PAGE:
Disaster Relief and Humanitarian Aid

Global Humanitarian Aid – Horn of Africa Crisis

Currently the most urgent need for humanitarian aid is in the Horn of Africa.  The severe drought in this area has resulted in the massive displacement of people.  The scale of the crisis escalates with every day and is intensified by Civil War, other violence, high food prices and ever scarce resources in the region. Sadly, 12.4 million people are now in need of emergency assistance in Ethiopia, Kenya, Somalia and Djibouti.


Refugee waiting for food in Horn of Africa drought crisis, water desalination plants

The last two years have been the driest in the Eastern Horn of Africa since 1950. Pastoral areas in Somalia, Northern and Eastern Kenya, Southern and Eastern Ethiopia and Djibouti are devastated. Harvests have failed, livestock mortality is off the scale and food and water are not just scarce but very expensive. Millions of people in the region cannot meet basic survival needs, and emergency levels of acute malnutrition are widespread. In most areas affected by the drought, malnutrition rates are over 30%, more than double the internationally recognized emergency threshold. In some areas livestock mortality rates are between 40 and 60%, which threatens the livelihood of the predominantly pastoral populations in the drought-affected areas. This dramatically increases food insecurity and decreases the population’s coping capacity.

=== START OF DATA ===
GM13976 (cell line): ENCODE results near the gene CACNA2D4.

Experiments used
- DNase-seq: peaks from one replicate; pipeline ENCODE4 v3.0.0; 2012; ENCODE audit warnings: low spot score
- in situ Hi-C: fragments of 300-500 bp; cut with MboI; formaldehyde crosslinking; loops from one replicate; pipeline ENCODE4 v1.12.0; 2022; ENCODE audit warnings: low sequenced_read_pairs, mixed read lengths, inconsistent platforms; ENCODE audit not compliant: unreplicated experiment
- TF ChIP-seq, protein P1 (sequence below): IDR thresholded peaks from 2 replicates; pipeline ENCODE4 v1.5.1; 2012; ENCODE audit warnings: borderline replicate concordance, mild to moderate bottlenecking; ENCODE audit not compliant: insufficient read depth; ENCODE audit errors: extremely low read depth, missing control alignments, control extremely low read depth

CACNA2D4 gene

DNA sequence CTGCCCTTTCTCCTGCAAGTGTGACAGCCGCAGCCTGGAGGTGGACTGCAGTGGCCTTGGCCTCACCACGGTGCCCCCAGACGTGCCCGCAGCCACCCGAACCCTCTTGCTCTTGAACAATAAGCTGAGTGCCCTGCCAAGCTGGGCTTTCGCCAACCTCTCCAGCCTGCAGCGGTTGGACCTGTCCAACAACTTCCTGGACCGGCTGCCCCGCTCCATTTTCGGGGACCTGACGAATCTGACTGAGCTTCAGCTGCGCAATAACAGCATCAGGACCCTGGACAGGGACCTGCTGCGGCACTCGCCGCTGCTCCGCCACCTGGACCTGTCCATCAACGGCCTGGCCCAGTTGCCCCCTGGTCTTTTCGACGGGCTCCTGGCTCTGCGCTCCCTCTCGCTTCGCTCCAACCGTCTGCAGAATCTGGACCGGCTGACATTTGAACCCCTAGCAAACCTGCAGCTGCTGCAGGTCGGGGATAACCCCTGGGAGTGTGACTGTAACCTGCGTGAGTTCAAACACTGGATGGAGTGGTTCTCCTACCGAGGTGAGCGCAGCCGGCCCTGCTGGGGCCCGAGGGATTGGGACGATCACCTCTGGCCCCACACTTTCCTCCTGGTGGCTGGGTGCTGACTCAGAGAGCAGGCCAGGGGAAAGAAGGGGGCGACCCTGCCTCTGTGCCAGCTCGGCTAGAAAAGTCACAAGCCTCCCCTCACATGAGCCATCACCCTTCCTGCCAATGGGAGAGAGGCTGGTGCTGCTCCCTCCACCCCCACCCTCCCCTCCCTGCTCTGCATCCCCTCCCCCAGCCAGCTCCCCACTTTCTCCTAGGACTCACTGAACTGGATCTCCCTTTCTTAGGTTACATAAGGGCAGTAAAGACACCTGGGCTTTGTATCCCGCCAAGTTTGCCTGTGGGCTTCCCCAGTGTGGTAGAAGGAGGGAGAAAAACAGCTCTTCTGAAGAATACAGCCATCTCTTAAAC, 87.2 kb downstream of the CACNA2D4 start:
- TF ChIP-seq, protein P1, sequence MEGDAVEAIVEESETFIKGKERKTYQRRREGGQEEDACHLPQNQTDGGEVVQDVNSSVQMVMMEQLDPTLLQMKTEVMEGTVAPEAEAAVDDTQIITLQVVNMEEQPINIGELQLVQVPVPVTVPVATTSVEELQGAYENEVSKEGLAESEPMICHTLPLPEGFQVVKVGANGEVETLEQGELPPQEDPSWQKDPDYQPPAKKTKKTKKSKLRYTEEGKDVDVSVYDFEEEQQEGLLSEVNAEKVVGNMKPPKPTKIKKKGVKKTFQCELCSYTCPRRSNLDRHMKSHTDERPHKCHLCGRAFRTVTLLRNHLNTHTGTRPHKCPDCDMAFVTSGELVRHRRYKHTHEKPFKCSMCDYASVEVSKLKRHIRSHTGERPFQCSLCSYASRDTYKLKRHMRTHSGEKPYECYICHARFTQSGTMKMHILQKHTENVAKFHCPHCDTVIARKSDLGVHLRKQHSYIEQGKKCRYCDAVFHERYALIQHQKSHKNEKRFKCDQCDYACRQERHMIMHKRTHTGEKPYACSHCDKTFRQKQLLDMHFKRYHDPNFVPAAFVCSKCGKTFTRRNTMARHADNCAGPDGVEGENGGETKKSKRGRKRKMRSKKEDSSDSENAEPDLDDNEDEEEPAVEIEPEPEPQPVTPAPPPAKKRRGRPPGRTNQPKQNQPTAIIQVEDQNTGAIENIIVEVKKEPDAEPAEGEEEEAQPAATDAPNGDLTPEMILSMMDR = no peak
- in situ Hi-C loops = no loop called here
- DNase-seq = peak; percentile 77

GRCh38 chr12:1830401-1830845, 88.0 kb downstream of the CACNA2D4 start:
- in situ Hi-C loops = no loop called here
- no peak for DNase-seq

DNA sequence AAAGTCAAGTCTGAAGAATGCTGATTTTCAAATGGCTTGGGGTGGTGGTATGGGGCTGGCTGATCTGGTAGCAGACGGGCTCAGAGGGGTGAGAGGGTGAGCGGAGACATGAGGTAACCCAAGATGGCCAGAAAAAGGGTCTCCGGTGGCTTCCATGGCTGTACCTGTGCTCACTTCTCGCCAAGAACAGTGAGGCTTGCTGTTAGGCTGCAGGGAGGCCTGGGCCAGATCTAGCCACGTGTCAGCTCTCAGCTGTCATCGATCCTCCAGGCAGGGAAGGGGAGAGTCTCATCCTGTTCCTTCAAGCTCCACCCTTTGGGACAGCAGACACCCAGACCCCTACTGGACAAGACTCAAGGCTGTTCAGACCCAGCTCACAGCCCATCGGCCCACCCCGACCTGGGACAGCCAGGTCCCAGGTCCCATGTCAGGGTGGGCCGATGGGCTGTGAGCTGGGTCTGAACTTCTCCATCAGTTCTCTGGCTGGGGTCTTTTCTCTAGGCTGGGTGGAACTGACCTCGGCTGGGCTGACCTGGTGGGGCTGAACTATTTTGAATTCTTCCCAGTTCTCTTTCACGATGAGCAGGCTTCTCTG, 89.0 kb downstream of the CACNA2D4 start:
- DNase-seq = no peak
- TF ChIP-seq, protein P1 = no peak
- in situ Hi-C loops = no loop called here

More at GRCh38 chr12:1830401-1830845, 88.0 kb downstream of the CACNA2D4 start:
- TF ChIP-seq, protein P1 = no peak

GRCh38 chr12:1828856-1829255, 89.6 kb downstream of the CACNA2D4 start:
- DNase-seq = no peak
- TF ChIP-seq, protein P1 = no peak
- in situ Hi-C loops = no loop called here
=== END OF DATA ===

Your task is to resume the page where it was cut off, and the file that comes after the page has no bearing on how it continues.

The UN has officially declared famine in parts of southern Somalia. It is predicted that the entire south of Somalia will face famine within the next two months. Aid agencies are focusing on water, food and health needs. Kenya’s Dadaab Refugee Camp – the world’s largest, currently reportedly receiving upwards of 1500 refugees a day, the majority fleeing war-torn Somalia, requires reliable water resources. These camps house almost 400,000 displaced people in three camps originally designated for 90,000. Understandably a major focus needs to be on providing safe (purified) water to the camp in Dadaab.


In the Horn of Africa countries there are estimates of over 1.5 million displaced people—and 10 million people in need of immediate food assistance as a result of this crisis.




humanitarian aid UN figures 2011,Water Desalination Plants, potable water

1 Famine Early Warning Systems Network (FEWS NET)
2 Office of the U.N. High Commissioner for Refugees (UNHCR).
3 Includes funding to Djibouti, Ethiopia, Kenya, and Somalia.
4 USAID’s Office of Food for Peace (USAID/FFP).
5 U.S. Department of State’s Bureau for Population, Refugees, and Migration (State/PRM).



The CLLEEN ™  Water and Power Treatment Unit is a mobile unit that can purify sea, underground, brackish water. It lends itself to use in remote, poorly equipped areas as it is self-powered and requires no fuel, no gas and no grid electricity to run 24/7/365.


For anyone requiring additional information for providing these units for disaster relief or humanitarian aid situations, you may contact Jan Pagonis at

Feel free to share on this site, your product, service or process information that could assist humanitarian aid and disaster relief efforts.



One response to “Disaster Relief and Humanitarian Aid”

  1. Freda says:

    Why can’t some of the more high profile people with money coming out the proverbial help fund some of these cleen water systems to help those poor people in Africa just survive. A little bit of help will go a long way.

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